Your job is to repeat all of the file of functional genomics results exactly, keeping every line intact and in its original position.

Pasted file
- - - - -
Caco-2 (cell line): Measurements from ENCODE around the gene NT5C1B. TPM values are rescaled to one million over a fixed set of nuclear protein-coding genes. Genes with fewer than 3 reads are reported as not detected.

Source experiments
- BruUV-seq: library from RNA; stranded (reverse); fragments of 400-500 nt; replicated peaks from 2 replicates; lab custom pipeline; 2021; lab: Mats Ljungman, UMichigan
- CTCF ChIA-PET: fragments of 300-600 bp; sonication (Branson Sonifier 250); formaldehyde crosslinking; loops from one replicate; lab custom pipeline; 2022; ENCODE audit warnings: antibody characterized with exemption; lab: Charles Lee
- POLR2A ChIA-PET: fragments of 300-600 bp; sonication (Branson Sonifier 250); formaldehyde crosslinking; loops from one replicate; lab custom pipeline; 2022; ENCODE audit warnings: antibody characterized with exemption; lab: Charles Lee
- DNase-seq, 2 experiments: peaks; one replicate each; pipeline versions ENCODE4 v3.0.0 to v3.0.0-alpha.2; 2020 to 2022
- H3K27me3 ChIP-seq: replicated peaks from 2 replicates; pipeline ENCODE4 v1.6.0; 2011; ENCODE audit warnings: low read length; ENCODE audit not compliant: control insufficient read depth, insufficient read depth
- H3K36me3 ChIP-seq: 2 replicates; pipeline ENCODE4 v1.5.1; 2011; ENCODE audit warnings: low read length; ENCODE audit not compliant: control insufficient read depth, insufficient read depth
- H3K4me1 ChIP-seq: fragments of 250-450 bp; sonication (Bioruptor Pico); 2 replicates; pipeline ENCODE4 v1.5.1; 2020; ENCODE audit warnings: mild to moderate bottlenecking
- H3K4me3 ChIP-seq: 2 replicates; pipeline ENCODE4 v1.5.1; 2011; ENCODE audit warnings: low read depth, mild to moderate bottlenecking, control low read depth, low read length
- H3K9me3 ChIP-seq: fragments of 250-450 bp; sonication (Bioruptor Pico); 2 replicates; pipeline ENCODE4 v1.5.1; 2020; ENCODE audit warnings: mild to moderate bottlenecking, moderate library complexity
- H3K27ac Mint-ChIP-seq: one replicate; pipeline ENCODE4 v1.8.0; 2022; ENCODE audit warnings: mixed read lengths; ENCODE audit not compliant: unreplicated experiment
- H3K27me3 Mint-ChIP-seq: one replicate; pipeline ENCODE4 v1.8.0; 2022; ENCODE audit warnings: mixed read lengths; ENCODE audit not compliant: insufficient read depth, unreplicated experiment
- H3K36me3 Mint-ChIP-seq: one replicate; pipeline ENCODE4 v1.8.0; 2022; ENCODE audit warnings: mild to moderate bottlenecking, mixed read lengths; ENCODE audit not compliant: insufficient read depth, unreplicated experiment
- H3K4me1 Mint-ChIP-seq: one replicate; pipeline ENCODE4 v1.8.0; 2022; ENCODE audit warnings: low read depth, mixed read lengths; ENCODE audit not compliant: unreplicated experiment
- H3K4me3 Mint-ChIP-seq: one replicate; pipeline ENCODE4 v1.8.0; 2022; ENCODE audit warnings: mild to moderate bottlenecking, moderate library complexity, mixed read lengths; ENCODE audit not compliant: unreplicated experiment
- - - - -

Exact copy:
Caco-2 (cell line): Measurements from ENCODE around the gene NT5C1B. TPM values are rescaled to one million over a fixed set of nuclear protein-coding genes. Genes with fewer than 3 reads are reported as not detected.

Source experiments
- BruUV-seq: library from RNA; stranded (reverse); fragments of 400-500 nt; replicated peaks from 2 replicates; lab custom pipeline; 2021; lab: Mats Ljungman, UMichigan
- CTCF ChIA-PET: fragments of 300-600 bp; sonication (Branson Sonifier 250); formaldehyde crosslinking; loops from one replicate; lab custom pipeline; 2022; ENCODE audit warnings: antibody characterized with exemption; lab: Charles Lee
- POLR2A ChIA-PET: fragments of 300-600 bp; sonication (Branson Sonifier 250); formaldehyde crosslinking; loops from one replicate; lab custom pipeline; 2022; ENCODE audit warnings: antibody characterized with exemption; lab: Charles Lee
- DNase-seq, 2 experiments: peaks; one replicate each; pipeline versions ENCODE4 v3.0.0 to v3.0.0-alpha.2; 2020 to 2022
- H3K27me3 ChIP-seq: replicated peaks from 2 replicates; pipeline ENCODE4 v1.6.0; 2011; ENCODE audit warnings: low read length; ENCODE audit not compliant: control insufficient read depth, insufficient read depth
- H3K36me3 ChIP-seq: 2 replicates; pipeline ENCODE4 v1.5.1; 2011; ENCODE audit warnings: low read length; ENCODE audit not compliant: control insufficient read depth, insufficient read depth
- H3K4me1 ChIP-seq: fragments of 250-450 bp; sonication (Bioruptor Pico); 2 replicates; pipeline ENCODE4 v1.5.1; 2020; ENCODE audit warnings: mild to moderate bottlenecking
- H3K4me3 ChIP-seq: 2 replicates; pipeline ENCODE4 v1.5.1; 2011; ENCODE audit warnings: low read depth, mild to moderate bottlenecking, control low read depth, low read length
- H3K9me3 ChIP-seq: fragments of 250-450 bp; sonication (Bioruptor Pico); 2 replicates; pipeline ENCODE4 v1.5.1; 2020; ENCODE audit warnings: mild to moderate bottlenecking, moderate library complexity
- H3K27ac Mint-ChIP-seq: one replicate; pipeline ENCODE4 v1.8.0; 2022; ENCODE audit warnings: mixed read lengths; ENCODE audit not compliant: unreplicated experiment
- H3K27me3 Mint-ChIP-seq: one replicate; pipeline ENCODE4 v1.8.0; 2022; ENCODE audit warnings: mixed read lengths; ENCODE audit not compliant: insufficient read depth, unreplicated experiment
- H3K36me3 Mint-ChIP-seq: one replicate; pipeline ENCODE4 v1.8.0; 2022; ENCODE audit warnings: mild to moderate bottlenecking, mixed read lengths; ENCODE audit not compliant: insufficient read depth, unreplicated experiment
- H3K4me1 Mint-ChIP-seq: one replicate; pipeline ENCODE4 v1.8.0; 2022; ENCODE audit warnings: low read depth, mixed read lengths; ENCODE audit not compliant: unreplicated experiment
- H3K4me3 Mint-ChIP-seq: one replicate; pipeline ENCODE4 v1.8.0; 2022; ENCODE audit warnings: mild to moderate bottlenecking, moderate library complexity, mixed read lengths; ENCODE audit not compliant: unreplicated experiment